Question:
Can you explain more about the materials used in the Vaisala hydrogen peroxide sensors? Referring here to slide 50? 

Answer:

Different manufacturers' sensors contain different materials. As we learned today in our webinar, the selection of materials proximal to sensing elements is tremendously important to achieve accurate and repeatable measurements. During our Research & Development phase, Vaisala heavily tested all materials used in our measurement probes HPP271 and HPP272. Only materials that do not absorb or decompose H2O2 vapor were selected, such as stainless steel and Teflon.

This is crucial from the standpoint of the user; especially if isolators or rooms to be bio-decontaminated contain many materials that absorb, desorb or decompose H2O2 vapor. If that’s the case, achieving stable H2O2 vapor conditions is challenging and the aeration phase might be prolonged because of the out-gassing phenomenon.  

Question:
Why do the humidity sensors include a catalytic filter?   


Answer:

According to the definition, relative humidity is a measure of water vapor. The function of the HPP270 probe’s catalytic layer is to decompose H2O2 into water and oxygen. Therefore only water vapor reaches the humidity sensor beneath the catalytic layer.

Vaporized hydrogen peroxide is an extremely harsh chemical that causes corrosion to many materials, especially if the process includes condensation. That’s why several hydrogen peroxide sensor manufacturers have included a catalytic filter or layer in their humidity sensors to protect the sensing element. Once H2O2 is catalyzed, the sensor indicates the humidity only caused by water vapor pressure. Humidity sensors without catalytic filter drift quickly in environments with H2O2 vapor, and therefore don’t provide reliable measurement results.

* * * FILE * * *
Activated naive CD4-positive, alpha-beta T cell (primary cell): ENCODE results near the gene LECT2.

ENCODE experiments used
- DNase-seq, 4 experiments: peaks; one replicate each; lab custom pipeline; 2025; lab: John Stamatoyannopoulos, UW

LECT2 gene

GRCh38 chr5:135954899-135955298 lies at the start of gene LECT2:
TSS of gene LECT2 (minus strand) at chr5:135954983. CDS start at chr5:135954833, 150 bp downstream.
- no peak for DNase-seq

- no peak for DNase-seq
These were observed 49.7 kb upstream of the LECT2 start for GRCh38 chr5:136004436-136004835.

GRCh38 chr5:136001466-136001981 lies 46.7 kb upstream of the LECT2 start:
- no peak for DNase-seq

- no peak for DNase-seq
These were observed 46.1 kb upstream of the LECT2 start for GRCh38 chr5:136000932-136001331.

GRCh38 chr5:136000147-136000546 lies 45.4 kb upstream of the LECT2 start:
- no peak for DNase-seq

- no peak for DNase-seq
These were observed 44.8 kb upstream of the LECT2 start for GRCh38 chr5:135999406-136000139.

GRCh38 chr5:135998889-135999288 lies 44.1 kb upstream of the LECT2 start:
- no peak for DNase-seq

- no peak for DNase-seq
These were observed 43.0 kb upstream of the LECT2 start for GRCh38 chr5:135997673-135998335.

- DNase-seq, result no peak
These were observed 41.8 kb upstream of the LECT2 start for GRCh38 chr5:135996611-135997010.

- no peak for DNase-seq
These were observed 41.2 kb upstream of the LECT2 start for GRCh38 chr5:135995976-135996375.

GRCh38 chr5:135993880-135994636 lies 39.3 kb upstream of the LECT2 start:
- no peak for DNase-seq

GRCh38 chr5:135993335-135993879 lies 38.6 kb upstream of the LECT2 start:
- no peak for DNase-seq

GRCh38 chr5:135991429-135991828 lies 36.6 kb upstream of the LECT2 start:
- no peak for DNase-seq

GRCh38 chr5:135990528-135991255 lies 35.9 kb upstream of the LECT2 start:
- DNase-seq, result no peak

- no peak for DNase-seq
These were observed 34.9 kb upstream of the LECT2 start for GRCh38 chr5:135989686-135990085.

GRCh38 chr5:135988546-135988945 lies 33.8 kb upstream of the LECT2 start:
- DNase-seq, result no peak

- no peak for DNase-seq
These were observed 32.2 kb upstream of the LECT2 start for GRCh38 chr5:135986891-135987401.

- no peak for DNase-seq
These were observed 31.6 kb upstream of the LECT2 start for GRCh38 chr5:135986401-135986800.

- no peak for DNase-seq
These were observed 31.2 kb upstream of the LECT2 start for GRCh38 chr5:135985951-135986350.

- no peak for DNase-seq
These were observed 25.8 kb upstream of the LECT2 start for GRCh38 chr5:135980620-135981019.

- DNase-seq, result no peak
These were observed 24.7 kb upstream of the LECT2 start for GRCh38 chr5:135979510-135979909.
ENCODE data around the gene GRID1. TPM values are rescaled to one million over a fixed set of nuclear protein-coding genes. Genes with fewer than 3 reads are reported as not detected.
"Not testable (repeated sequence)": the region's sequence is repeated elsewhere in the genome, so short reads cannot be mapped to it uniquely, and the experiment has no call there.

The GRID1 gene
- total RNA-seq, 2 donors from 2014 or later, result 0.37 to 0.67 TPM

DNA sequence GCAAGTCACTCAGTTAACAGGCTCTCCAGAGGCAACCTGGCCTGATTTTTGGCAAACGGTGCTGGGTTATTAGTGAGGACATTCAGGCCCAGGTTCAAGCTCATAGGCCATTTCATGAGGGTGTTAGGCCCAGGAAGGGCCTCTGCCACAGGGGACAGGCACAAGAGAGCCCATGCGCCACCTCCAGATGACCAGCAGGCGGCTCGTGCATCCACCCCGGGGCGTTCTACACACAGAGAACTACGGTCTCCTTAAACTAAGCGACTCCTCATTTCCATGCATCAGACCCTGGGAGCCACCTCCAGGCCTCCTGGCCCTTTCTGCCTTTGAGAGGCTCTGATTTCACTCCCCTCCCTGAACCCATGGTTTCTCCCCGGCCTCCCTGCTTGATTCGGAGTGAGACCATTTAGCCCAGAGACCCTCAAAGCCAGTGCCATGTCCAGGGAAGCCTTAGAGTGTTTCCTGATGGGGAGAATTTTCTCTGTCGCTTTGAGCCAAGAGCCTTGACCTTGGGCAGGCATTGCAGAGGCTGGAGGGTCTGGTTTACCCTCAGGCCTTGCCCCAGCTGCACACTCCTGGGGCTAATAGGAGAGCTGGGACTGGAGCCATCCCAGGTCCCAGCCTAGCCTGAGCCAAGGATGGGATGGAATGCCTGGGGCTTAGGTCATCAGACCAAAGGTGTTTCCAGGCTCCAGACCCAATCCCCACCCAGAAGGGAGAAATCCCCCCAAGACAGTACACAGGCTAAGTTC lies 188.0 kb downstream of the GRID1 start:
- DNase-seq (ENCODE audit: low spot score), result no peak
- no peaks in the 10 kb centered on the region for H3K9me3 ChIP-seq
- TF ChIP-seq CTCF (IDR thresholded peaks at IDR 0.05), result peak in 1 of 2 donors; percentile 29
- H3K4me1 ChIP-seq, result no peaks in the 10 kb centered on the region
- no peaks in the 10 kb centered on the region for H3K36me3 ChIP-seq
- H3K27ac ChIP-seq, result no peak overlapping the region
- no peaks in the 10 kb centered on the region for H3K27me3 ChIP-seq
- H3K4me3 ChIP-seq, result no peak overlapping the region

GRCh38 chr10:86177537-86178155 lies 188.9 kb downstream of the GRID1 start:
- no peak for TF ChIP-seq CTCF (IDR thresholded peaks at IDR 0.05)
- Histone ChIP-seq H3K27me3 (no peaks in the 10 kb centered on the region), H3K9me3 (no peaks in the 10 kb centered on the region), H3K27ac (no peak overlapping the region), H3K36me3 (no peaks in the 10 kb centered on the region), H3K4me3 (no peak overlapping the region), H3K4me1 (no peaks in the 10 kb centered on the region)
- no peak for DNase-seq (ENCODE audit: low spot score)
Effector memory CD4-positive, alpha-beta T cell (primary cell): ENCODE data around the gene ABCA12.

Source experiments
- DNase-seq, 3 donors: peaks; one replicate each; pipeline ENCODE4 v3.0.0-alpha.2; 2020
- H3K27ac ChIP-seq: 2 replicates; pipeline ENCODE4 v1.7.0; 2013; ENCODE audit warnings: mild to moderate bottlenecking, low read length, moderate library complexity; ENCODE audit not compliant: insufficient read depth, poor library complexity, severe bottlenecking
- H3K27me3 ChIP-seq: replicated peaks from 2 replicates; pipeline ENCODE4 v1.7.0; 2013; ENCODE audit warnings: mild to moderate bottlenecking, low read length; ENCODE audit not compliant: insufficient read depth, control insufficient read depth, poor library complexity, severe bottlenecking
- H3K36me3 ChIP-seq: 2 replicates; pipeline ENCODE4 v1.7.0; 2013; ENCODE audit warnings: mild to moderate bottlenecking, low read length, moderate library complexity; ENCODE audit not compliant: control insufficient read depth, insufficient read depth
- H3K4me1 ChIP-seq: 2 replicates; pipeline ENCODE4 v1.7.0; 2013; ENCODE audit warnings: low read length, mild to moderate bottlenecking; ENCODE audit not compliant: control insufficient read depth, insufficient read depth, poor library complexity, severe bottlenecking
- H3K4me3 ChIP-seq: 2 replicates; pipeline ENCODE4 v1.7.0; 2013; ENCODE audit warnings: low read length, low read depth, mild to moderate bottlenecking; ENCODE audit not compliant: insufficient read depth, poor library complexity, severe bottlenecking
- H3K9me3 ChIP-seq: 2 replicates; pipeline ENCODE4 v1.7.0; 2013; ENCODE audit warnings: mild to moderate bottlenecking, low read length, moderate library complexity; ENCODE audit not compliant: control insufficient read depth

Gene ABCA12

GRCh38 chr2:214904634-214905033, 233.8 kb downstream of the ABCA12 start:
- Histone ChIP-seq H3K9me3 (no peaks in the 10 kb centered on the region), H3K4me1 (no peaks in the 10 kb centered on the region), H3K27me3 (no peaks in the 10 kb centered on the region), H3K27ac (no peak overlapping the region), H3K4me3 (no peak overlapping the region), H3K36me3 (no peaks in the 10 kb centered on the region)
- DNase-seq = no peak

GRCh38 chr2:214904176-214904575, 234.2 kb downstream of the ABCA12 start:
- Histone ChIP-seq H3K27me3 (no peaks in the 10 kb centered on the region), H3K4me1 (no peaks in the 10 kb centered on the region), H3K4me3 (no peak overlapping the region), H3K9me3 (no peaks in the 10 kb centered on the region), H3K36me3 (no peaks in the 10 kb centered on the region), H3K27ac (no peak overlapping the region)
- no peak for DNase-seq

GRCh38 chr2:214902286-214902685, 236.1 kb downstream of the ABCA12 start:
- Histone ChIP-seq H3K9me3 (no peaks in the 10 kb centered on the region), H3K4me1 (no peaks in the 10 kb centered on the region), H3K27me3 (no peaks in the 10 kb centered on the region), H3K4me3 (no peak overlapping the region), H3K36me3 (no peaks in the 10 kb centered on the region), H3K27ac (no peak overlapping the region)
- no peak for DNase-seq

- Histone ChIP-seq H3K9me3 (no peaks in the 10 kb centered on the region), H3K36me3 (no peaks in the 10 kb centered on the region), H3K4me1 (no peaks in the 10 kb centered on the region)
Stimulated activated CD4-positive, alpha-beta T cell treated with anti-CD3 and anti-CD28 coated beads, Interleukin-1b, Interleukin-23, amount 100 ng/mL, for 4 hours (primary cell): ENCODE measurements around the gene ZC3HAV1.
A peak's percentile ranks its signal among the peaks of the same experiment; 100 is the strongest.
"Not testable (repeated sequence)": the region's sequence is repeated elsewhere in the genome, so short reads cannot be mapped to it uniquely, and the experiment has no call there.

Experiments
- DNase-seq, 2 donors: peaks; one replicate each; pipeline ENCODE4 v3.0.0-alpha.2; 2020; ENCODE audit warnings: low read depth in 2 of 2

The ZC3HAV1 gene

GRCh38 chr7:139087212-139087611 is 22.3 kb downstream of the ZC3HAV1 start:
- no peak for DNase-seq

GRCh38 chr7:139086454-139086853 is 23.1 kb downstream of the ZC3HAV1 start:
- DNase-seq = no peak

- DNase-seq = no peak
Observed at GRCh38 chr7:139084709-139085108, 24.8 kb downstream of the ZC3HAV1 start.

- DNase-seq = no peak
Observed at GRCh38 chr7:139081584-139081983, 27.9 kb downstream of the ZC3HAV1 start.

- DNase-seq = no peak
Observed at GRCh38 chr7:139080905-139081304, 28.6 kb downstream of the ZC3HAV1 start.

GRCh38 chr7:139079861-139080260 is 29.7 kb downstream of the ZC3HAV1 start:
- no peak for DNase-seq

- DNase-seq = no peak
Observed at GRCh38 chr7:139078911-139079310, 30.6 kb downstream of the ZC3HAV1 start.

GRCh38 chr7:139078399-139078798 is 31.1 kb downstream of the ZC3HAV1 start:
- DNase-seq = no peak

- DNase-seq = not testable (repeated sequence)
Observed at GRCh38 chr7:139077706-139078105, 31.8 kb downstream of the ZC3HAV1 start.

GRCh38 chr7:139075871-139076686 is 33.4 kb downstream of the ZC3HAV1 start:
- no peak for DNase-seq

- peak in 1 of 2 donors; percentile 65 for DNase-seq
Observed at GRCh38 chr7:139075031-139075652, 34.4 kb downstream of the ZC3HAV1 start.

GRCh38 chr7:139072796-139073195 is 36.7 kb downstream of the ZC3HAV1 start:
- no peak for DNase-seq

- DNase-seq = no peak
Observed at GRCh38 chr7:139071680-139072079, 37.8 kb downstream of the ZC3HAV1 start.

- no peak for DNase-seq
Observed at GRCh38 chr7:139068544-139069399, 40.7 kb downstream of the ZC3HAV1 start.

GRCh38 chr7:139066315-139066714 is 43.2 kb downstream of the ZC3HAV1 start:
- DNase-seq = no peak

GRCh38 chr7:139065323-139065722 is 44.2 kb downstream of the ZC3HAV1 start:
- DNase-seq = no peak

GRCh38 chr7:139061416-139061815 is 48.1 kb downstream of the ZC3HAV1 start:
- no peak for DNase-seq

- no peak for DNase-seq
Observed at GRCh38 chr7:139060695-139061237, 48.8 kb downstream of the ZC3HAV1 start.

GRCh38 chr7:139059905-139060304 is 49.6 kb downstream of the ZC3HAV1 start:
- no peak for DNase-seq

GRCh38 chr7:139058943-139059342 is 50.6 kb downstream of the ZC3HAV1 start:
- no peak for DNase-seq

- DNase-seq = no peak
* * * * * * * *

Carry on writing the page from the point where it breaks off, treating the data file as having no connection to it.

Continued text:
Question:
I am currently using hydrogen peroxide measurement for monitoring purposes only. Do you know if people commonly use hydrogen peroxide measurement for controlling the hydrogen peroxide injection rate?   


Answer:

Today the majority of users are using H2O2 ppm value for monitoring purposes only. However, you can use reliable and repeatable measurement for controlling the H2O2 injection rate so that the H2O2 ppm level is kept stable during bio-decontamination phase.

In addition, the Relative Saturation measurement can be used to control and avoid condensation if needed. There are already companies that use measured H2O2 ppm value to control H2O2 injection rate during bio-decontamination. We have seen that companies are increasingly using H2O2 vapor concentration and the Relative Saturation value for controlling purposes. 

Question:
I need to monitor humidity all the time - not only during bio-decontamination process. Can I use a Vaisala HPP probe for measuring humidity between bio-decontamination cycles?   


Answer:

The HPP272 probe is a good choice for humidity measurement during bio-decontamination, but also during routine production processes. The HPP272 Relative Saturation value shows you when the air mixture starts to condense during a bio-decontamination phase. When there is no H2O2, % RS is equal to % RH. This means that during normal production processes you could use either the RH or RS parameter for humidity measurement and control.

The HPP272 probe is specifically designed to be used in highly condensing H2O2 environments. Therefore, it provides reliable and repeatable measurement data (RS, RH, H2O2 ppm and T) not only during bio-decontamination but also during production processes. 
 

H2O2